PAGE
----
Social networking giant Facebook is to acquire mobile data compression start-up Onavo in a bid to make its services more cross-platform - especially for users accessing the service on mobile devices.
Founded in 2010 by Guy Rosen and Roi Tiger, Onavo develops apps for Android and iOS that compress data before it hits users' networks, speeding up downloads and cutting costs for people with restricted mobile data accounts.
The technology uses Onavo's content delivery network to deliver server-side compression in a similar manner to Opera Software's Opera Mini web browser. Facebook had been linked to a potential takeover of Opera last year, which never arose, possibly due to the $1bn-plus price tag on the Norwegian software company.
While a growing number of mobile subscribers in the US and Europe enjoy either large data allowances or have unlimited data plans, in emerging markets where Facebook is growing fast, the restrictions can be very much greater.
The data compression technology works by reducing the size of images and other data to fit the characteristics of users' devices. Hence, a 2MB image intended for a desktop PC display can be reduced to just 30KB for displaying on the screen of a smartphone. This both speeds up browsing, while drastically reducing data consumption.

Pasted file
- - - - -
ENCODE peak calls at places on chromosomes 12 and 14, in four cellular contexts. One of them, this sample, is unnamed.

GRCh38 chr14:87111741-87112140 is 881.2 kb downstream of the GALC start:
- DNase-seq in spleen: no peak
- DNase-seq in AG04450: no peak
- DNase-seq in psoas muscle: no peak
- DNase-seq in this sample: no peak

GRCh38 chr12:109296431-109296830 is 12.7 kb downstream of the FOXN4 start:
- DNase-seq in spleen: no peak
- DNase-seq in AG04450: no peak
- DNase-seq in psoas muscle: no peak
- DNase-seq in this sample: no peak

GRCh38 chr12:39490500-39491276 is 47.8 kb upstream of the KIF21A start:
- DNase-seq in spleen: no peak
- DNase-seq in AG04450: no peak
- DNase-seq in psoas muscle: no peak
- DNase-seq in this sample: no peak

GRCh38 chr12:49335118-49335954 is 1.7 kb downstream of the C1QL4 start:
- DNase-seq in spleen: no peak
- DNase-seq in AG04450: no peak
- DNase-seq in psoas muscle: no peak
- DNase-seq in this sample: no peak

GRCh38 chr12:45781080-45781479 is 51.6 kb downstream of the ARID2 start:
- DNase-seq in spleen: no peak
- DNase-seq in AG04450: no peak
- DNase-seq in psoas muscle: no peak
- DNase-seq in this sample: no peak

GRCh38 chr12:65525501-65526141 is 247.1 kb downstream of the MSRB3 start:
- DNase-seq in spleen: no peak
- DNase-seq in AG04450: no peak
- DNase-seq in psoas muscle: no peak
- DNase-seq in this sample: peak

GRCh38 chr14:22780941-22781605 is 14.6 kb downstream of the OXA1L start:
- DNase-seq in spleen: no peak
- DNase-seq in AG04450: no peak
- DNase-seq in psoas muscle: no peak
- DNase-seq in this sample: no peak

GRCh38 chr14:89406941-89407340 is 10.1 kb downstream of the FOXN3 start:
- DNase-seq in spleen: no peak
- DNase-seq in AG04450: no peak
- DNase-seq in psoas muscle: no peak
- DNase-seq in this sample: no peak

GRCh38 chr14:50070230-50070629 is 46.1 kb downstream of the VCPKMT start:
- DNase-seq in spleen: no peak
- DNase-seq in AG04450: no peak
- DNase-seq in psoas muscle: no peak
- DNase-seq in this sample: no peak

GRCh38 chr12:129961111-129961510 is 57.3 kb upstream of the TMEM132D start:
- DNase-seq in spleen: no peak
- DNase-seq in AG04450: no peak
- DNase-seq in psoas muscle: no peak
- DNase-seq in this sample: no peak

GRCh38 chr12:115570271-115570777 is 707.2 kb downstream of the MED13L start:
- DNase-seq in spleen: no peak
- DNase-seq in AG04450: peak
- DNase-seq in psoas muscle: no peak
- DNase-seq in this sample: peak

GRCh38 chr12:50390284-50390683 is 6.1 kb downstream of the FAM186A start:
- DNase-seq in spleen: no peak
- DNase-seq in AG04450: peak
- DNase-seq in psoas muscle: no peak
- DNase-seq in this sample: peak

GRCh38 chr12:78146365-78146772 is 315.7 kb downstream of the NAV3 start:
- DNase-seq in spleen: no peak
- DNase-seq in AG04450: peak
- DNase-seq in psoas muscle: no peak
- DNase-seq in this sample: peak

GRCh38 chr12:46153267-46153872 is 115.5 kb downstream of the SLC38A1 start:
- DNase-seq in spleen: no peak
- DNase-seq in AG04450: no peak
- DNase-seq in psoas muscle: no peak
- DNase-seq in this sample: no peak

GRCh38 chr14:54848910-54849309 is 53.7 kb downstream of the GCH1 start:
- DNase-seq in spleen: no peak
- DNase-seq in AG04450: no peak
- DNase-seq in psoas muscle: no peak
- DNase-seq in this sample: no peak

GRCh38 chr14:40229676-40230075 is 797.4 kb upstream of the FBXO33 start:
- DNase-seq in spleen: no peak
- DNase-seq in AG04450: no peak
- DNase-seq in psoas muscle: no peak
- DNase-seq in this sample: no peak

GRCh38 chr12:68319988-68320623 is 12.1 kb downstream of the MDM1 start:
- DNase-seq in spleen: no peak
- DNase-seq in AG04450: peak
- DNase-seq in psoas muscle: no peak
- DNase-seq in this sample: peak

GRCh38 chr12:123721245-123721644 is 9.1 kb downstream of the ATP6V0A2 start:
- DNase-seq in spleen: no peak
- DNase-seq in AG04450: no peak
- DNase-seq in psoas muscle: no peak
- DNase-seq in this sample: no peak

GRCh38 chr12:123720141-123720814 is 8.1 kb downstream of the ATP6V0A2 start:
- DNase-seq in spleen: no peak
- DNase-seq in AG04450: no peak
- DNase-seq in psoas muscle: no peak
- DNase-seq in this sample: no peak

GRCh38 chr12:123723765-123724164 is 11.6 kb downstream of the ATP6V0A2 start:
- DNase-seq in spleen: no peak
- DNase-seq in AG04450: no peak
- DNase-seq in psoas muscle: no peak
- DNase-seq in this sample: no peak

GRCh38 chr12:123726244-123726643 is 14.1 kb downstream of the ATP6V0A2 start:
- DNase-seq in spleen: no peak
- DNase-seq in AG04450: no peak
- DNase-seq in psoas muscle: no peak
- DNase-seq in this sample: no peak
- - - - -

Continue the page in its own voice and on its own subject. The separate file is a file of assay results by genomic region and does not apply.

Onavo's technology will be built into Facebook apps for iOS and Android, although Rosen and Tiger said that the company would continue with its standalone apps after the deal has closed.
"When the transaction closes, we plan to continue running the Onavo mobile utility apps as a standalone brand. As always, we remain committed to the privacy of people who use our application and that commitment will not change," they wrote.